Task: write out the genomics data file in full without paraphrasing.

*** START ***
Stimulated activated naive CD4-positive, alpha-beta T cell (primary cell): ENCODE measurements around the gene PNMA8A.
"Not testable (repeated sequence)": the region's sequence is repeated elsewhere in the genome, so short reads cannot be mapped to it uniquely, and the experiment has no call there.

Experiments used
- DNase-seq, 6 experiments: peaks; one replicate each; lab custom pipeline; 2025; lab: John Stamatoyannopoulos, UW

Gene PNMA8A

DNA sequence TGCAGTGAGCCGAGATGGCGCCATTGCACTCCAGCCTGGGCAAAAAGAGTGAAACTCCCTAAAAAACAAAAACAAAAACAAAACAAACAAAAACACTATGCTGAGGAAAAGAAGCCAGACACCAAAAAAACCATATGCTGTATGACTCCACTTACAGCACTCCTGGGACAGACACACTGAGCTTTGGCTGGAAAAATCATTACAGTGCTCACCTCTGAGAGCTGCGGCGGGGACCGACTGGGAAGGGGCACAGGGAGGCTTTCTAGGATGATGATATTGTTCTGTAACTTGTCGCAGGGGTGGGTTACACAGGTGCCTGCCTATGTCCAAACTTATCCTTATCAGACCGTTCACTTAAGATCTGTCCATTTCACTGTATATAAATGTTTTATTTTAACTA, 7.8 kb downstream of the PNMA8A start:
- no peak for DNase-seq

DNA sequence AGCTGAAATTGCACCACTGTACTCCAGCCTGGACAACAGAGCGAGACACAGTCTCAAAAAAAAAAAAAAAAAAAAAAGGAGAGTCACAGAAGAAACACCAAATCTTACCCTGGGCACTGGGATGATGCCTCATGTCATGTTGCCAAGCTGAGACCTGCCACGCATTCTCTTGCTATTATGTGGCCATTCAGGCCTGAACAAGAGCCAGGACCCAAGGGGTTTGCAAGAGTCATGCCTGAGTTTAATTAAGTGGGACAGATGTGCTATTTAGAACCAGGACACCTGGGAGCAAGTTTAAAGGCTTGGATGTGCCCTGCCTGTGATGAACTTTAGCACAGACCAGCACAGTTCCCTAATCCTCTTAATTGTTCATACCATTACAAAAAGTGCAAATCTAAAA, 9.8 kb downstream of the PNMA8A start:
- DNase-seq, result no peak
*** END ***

Stimulated activated naive CD4-positive, alpha-beta T cell (primary cell): ENCODE measurements around the gene PNMA8A.
"Not testable (repeated sequence)": the region's sequence is repeated elsewhere in the genome, so short reads cannot be mapped to it uniquely, and the experiment has no call there.

Experiments used
- DNase-seq, 6 experiments: peaks; one replicate each; lab custom pipeline; 2025; lab: John Stamatoyannopoulos, UW

Gene PNMA8A

DNA sequence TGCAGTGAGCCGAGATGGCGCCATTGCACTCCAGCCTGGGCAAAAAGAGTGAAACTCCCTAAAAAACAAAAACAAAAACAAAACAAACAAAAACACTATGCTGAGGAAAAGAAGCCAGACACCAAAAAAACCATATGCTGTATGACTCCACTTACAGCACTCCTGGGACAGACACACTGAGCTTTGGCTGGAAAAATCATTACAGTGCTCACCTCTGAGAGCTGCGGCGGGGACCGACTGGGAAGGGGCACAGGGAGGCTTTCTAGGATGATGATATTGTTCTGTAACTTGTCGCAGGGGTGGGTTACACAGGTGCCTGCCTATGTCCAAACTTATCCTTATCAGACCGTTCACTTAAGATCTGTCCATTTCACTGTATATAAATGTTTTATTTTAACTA, 7.8 kb downstream of the PNMA8A start:
- no peak for DNase-seq

DNA sequence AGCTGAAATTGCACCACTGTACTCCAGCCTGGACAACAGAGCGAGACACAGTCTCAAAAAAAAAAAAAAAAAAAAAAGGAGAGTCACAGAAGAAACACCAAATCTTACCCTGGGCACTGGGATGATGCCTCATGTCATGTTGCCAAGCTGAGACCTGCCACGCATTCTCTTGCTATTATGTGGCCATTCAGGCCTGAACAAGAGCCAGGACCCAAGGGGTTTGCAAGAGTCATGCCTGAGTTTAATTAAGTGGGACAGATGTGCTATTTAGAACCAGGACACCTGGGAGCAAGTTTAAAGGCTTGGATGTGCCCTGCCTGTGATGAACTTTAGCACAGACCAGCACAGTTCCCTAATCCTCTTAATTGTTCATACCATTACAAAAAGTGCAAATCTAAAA, 9.8 kb downstream of the PNMA8A start:
- DNase-seq, result no peak